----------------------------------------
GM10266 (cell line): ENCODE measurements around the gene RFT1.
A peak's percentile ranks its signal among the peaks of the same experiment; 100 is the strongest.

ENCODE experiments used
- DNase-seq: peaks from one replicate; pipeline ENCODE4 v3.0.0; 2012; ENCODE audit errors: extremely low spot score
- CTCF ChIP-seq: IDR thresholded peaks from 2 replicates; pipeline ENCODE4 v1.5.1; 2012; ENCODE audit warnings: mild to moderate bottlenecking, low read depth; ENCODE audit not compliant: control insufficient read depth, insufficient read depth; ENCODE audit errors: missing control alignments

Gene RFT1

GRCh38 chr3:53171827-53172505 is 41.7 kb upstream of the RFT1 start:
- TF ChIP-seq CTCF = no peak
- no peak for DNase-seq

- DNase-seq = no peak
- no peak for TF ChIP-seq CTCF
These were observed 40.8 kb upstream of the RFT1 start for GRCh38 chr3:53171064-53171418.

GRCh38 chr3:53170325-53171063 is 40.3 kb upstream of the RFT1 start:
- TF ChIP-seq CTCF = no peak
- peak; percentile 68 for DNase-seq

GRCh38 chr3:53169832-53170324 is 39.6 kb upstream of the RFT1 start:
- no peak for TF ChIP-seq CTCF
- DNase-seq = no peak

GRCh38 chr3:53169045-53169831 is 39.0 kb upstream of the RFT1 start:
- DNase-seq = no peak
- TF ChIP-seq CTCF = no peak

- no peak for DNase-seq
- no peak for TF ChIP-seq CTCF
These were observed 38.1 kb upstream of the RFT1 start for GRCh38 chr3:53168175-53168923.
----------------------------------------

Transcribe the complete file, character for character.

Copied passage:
GM10266 (cell line): ENCODE measurements around the gene RFT1.
A peak's percentile ranks its signal among the peaks of the same experiment; 100 is the strongest.

ENCODE experiments used
- DNase-seq: peaks from one replicate; pipeline ENCODE4 v3.0.0; 2012; ENCODE audit errors: extremely low spot score
- CTCF ChIP-seq: IDR thresholded peaks from 2 replicates; pipeline ENCODE4 v1.5.1; 2012; ENCODE audit warnings: mild to moderate bottlenecking, low read depth; ENCODE audit not compliant: control insufficient read depth, insufficient read depth; ENCODE audit errors: missing control alignments

Gene RFT1

GRCh38 chr3:53171827-53172505 is 41.7 kb upstream of the RFT1 start:
- TF ChIP-seq CTCF = no peak
- no peak for DNase-seq

- DNase-seq = no peak
- no peak for TF ChIP-seq CTCF
These were observed 40.8 kb upstream of the RFT1 start for GRCh38 chr3:53171064-53171418.

GRCh38 chr3:53170325-53171063 is 40.3 kb upstream of the RFT1 start:
- TF ChIP-seq CTCF = no peak
- peak; percentile 68 for DNase-seq

GRCh38 chr3:53169832-53170324 is 39.6 kb upstream of the RFT1 start:
- no peak for TF ChIP-seq CTCF
- DNase-seq = no peak

GRCh38 chr3:53169045-53169831 is 39.0 kb upstream of the RFT1 start:
- DNase-seq = no peak
- TF ChIP-seq CTCF = no peak

- no peak for DNase-seq
- no peak for TF ChIP-seq CTCF
These were observed 38.1 kb upstream of the RFT1 start for GRCh38 chr3:53168175-53168923.